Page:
Bid & Tender
What ADNOC’s investment in the Ratnagiri Refinery Means for India

Date : Jun 28, 2018

Abu Dhabi National Oil Company (ADNOC) has become the latest global oil company to invest in the Indian oil and gas segment. The company has signed an agreement to partner with Saudi Aramco to buy 50 percent stake in the $44 billion Ratnagiri oil refinery and petrochemical project, which would be the biggest refinery project in India. It has also expressed interest in investing in the Indian downstream retail oil segment.

 

Global players like Aramco, Rosneft and BP have shown interest in India's oil and gas segment in recent times. ADNOC's move only underlines the increasing attractiveness of the segment, along with the competition that the entry of a global player would bring. This would be ADNOC's second investment in India's oil and gas sector after a deal to lease part of Indian Oil's storage in southern India.

 

The agreement

 

Under the terms of the agreement, ADNOC would purchase a portion of Aramco's stake and together, the two would hold 50 percent stake in the project. The exact contours of ADNOC's stake have not been made clear as yet, but reports suggest that the 50 percent stake would be equally divided between the two companies. The balance will be held by a consortium of Indian downstream public sector companies. Indian Oil Corporation will hold 25 percent stake, while the remaining 25 percent would be divided equally between Hindustan Petroleum Corporation and Bharat Petroleum Corporation. The deal is more of a strategic move that would ensure ADNOC and Aramco together become a major supplier for the refinery and provide advanced technologies.

 

The managements of both ADNOC and Aramco have also expressed keen interest in investing in the downstream retail market to ensure greater integration. The Ratnagiri project is one of the largest refining projects globally, with a refining capacity of almost 1.2 million barrels of oil a day, along with 18 million tons of petrochemicals a year. It is likely to be ready by 2025.

 

What does this mean for ADNOC, Aramco and Indian companies?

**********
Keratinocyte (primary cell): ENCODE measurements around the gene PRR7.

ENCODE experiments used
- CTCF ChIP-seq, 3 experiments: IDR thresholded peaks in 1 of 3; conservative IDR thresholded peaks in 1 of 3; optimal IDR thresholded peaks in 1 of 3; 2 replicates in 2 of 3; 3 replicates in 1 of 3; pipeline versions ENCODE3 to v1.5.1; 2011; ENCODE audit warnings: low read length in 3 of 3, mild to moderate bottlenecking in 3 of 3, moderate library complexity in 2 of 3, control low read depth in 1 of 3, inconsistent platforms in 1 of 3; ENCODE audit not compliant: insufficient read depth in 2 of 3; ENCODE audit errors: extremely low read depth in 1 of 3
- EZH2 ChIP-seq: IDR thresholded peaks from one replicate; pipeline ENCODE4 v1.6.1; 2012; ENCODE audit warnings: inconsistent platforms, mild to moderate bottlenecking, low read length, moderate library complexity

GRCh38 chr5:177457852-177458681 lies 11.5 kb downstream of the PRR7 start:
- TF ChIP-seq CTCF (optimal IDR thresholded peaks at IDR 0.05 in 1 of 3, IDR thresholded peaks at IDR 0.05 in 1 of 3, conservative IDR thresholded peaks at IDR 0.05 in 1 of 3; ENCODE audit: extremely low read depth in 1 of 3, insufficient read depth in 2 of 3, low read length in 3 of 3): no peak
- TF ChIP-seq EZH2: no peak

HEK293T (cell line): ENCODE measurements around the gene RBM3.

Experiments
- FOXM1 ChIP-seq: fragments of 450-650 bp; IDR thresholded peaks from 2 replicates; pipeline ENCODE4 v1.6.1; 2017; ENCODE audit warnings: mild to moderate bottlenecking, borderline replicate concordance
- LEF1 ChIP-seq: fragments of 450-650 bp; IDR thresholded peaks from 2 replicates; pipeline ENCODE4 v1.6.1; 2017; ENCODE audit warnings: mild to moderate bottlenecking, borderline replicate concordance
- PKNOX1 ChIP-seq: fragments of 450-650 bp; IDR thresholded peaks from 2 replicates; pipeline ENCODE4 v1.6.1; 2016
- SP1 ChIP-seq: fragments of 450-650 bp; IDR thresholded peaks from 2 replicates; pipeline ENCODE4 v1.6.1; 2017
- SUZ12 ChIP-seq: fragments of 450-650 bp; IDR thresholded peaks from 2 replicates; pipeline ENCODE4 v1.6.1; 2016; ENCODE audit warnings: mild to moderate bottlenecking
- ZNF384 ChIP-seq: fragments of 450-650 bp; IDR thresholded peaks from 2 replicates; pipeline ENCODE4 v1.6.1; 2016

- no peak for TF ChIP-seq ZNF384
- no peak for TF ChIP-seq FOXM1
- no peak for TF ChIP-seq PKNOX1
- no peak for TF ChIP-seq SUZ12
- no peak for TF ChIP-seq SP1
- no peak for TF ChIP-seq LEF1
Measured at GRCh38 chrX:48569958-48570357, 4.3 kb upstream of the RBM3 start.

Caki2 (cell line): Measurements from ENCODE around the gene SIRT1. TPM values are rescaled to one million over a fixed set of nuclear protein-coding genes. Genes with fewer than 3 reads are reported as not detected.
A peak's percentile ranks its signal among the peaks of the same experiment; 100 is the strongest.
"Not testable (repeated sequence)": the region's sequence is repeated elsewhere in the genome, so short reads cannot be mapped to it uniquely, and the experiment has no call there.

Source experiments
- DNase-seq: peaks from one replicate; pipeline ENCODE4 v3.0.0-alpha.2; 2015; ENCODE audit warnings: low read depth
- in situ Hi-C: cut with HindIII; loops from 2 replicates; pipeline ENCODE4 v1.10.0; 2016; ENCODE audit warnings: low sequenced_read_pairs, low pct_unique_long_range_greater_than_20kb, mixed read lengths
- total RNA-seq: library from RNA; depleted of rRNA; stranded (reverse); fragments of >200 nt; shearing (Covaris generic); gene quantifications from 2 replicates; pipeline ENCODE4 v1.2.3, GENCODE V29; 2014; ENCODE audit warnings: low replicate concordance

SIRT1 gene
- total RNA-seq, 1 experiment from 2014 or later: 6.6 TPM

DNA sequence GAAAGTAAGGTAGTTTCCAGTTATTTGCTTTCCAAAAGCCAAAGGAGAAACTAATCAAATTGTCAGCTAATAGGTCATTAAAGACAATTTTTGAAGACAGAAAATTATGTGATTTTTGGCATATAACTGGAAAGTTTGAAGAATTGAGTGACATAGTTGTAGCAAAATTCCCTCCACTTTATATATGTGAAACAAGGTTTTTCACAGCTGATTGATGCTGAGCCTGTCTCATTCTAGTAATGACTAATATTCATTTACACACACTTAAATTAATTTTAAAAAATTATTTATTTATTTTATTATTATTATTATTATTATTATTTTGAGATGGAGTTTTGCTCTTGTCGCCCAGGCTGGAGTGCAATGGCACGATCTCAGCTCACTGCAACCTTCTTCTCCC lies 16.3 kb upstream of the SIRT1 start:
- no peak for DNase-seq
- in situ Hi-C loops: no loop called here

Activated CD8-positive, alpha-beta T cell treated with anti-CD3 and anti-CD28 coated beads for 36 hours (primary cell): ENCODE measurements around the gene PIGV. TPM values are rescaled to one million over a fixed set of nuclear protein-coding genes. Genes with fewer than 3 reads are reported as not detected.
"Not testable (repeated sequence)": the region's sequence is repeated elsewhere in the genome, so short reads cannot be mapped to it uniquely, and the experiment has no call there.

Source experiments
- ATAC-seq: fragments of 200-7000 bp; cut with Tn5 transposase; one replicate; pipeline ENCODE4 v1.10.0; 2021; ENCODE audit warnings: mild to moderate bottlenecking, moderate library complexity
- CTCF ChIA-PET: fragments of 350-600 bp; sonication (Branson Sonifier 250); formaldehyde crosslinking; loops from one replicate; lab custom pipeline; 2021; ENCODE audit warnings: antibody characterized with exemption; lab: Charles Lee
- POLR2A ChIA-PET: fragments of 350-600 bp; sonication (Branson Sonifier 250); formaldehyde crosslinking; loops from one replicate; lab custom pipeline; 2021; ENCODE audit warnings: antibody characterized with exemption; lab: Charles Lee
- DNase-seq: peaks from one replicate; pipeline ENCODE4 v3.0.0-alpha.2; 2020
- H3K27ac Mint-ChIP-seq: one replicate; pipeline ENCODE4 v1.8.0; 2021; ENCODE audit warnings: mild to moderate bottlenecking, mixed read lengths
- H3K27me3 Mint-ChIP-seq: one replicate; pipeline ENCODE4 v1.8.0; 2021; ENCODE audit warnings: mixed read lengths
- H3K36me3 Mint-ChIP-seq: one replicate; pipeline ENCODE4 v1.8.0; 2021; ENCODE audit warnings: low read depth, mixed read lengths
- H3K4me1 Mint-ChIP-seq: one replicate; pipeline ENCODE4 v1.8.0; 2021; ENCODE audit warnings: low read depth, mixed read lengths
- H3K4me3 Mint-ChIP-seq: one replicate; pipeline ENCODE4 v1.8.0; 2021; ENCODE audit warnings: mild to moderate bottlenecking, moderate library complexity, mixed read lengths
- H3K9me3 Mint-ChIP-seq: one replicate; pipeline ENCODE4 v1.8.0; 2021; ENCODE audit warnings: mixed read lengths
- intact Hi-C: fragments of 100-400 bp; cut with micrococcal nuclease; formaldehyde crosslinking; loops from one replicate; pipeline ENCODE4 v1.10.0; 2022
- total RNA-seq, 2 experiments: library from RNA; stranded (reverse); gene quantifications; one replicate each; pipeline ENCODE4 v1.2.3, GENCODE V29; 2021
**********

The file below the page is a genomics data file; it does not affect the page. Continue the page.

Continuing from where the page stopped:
The investment in the mega refinery project would open the gates for ADNOC and Saudi Aramco to expand beyond being just a crude oil supplier and move towards a more integrated position, by providing access to the midstream and downstream markets in India. The two companies intend to use forward integration, which would ensure that there are takers for their crude and help devise greater visibility, control and management of inventories.

 

It would also help in protecting margins and reaping benefits via internal sourcing. Venturing into India would enable the companies to diversify operations globally and would help in reducing the risks associated with regional concentration. Given ADNOC's and Aramco's high credit rating, the deal has the potential to significantly bring down the cost of finance for the Ratnagiri refinery project, which would benefit all stakeholders. It would also ensure that the refinery gets a steady flow of crude and will reduce input volatility. The collaboration would bring together resources, technologies and expertise of the oil giants, along with an established commercial presence in a growing market.

 

The changing dynamics

 

Pricing freedom, coupled with the growth in demand for fuel and in automobile sales, has made the Indian oil and gas sector an attractive bet for international players. With markets in Europe and US getting saturated, most private players are eyeing expansions in Asia, especially India. The midstream and downstream oil segments are largely dominated by state-owned companies like IOC, HPCL and BPCL, which have had little competition to deal with over the past few decades. The past year saw international oil giants with deeper pockets collaborating with India's private oil companies, which gave rise to expectations of increased competition in the space. The collaboration with the two global oil giants will help India's PSUs up their game.

 

With the competition intensifying, both oil PSUs and other midstream and downstream companies will have to pull up their act in order to protect their market share and margins. Collaborating with international players would give them access to better technology and international markets, and result in economies of scale and cost benefits. It will help them swiftly source fuel and chemical products, which are still largely sourced through imports. All in all, the deal highlights the rapidly changing dynamics of the Indian oil and gas space.